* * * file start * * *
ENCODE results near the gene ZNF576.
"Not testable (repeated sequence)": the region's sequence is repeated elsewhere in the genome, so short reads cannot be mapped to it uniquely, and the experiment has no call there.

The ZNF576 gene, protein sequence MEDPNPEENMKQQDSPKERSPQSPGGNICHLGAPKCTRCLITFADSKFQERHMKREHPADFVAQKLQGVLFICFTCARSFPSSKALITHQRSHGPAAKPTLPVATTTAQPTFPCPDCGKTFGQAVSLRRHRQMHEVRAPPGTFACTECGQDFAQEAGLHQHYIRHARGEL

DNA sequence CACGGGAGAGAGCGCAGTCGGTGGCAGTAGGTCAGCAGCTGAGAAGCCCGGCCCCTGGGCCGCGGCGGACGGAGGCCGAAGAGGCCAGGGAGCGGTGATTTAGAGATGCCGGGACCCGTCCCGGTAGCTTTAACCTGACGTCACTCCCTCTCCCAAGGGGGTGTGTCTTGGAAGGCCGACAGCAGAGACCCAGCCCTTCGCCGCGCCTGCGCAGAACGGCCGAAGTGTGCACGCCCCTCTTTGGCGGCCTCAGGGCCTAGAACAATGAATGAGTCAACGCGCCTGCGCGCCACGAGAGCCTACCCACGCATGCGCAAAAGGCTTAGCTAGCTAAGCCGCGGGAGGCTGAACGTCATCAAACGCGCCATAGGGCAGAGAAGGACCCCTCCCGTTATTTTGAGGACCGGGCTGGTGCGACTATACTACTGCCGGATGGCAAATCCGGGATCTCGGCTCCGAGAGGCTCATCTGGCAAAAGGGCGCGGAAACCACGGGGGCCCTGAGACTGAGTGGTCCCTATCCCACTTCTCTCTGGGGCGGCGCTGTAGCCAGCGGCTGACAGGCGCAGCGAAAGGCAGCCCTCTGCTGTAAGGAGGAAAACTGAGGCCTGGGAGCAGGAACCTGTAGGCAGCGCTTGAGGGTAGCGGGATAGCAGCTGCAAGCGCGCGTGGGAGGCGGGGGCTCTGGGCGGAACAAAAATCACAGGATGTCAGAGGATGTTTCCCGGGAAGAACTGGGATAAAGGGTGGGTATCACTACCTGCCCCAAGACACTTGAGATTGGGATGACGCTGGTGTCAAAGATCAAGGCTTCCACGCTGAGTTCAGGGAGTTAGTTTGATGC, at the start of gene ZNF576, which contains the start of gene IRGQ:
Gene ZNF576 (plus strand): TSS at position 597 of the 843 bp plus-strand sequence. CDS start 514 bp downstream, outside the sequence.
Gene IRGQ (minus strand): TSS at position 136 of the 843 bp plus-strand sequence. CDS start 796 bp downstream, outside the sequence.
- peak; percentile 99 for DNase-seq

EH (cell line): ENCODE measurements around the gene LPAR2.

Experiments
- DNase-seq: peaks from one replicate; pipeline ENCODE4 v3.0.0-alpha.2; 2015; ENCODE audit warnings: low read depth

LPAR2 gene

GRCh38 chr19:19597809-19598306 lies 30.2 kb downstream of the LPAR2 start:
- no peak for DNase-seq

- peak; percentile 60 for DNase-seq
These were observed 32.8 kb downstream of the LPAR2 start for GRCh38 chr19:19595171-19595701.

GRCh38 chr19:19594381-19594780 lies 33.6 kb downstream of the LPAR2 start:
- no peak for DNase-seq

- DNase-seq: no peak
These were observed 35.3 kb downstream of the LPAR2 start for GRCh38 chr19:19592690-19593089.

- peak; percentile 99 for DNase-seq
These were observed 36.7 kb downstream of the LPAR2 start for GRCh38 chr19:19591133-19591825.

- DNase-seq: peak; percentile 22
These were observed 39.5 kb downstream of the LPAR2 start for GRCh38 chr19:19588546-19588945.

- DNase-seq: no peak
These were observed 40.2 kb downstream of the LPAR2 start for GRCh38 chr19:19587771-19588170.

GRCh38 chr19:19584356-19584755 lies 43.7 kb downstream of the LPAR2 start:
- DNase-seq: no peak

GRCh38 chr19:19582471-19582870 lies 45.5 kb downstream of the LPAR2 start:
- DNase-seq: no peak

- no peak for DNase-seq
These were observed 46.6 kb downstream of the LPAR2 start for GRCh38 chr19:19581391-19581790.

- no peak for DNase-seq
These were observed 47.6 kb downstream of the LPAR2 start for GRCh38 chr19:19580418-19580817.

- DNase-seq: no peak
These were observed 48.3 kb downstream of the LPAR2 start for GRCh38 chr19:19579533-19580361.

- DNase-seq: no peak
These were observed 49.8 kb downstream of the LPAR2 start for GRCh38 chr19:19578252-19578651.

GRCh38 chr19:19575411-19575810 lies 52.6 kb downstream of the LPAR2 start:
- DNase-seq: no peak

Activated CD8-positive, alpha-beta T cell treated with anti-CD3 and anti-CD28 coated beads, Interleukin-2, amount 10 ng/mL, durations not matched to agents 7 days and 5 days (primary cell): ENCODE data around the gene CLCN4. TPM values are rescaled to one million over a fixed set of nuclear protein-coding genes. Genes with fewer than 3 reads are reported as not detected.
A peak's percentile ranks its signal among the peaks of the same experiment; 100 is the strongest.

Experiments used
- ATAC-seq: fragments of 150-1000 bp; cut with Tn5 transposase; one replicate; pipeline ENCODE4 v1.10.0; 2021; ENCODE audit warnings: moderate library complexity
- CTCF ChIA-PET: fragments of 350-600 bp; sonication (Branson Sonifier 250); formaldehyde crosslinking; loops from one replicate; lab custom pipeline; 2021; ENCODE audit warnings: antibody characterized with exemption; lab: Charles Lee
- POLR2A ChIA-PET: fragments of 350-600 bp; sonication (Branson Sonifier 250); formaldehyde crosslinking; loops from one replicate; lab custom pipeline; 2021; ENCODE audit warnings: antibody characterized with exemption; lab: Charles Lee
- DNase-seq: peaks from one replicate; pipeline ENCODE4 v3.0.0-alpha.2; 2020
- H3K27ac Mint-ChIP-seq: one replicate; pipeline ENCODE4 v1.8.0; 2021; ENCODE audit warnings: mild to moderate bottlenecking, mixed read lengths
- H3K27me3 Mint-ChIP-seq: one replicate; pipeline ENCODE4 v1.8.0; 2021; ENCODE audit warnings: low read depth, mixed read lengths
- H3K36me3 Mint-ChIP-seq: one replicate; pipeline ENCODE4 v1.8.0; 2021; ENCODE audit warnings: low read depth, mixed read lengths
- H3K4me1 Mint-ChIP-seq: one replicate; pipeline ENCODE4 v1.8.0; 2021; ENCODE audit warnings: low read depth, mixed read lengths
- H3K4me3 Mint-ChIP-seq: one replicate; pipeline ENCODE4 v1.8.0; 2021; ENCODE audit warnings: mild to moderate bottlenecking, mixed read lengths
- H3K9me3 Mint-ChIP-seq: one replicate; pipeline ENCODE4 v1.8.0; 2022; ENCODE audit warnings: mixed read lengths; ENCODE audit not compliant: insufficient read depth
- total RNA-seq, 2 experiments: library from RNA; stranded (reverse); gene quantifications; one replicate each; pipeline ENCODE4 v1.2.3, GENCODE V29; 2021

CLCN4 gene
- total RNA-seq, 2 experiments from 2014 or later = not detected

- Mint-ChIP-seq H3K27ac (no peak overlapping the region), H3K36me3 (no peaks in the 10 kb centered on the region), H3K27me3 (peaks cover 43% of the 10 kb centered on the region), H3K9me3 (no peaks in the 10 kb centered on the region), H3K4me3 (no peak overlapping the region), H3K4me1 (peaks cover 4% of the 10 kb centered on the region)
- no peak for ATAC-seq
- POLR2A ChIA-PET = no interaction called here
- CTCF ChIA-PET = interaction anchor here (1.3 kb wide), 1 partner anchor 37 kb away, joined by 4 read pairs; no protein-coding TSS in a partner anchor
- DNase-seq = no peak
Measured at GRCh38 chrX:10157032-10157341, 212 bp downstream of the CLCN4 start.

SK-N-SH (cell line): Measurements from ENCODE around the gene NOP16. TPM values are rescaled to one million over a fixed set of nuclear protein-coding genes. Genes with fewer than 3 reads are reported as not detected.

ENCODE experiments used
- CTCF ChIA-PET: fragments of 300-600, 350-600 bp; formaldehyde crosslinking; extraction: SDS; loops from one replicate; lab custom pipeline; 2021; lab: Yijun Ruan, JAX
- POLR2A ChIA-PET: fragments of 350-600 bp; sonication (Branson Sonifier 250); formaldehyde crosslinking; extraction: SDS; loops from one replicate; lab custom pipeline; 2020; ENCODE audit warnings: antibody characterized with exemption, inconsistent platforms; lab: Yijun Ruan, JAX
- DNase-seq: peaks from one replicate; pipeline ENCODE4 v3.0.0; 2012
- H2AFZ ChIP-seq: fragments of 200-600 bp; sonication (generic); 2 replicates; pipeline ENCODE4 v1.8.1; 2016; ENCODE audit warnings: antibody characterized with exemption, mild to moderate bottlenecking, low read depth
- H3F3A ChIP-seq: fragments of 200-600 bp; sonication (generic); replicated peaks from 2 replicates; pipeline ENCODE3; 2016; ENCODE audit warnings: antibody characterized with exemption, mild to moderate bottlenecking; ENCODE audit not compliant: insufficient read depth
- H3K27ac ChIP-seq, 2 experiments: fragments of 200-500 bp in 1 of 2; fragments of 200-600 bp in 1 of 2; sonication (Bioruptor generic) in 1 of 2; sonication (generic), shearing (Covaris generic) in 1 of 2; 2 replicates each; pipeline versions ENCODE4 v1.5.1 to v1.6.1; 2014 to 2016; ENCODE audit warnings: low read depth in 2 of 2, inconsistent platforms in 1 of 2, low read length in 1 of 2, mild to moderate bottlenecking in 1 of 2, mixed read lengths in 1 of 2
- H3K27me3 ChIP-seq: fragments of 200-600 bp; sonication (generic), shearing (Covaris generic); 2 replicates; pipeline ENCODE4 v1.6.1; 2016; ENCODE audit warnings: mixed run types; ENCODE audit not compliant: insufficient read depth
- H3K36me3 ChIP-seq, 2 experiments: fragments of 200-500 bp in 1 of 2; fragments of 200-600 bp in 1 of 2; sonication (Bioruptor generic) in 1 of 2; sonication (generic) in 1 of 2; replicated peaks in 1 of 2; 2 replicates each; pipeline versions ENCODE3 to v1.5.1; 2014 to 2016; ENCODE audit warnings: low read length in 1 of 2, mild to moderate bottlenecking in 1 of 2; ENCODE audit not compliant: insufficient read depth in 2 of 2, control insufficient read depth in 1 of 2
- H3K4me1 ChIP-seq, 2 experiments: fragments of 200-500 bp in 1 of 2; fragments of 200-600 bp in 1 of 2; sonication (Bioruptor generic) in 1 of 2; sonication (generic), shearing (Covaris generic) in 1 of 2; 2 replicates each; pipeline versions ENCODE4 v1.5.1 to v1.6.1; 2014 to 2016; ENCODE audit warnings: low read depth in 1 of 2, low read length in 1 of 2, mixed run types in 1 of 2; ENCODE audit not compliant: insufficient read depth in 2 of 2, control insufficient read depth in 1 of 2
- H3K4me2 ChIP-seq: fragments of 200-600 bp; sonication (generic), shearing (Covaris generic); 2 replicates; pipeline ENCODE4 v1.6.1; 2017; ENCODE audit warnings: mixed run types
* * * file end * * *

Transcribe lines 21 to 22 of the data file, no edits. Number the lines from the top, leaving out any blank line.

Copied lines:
These were observed 36.7 kb downstream of the LPAR2 start for GRCh38 chr19:19591133-19591825.

- DNase-seq: peak; percentile 22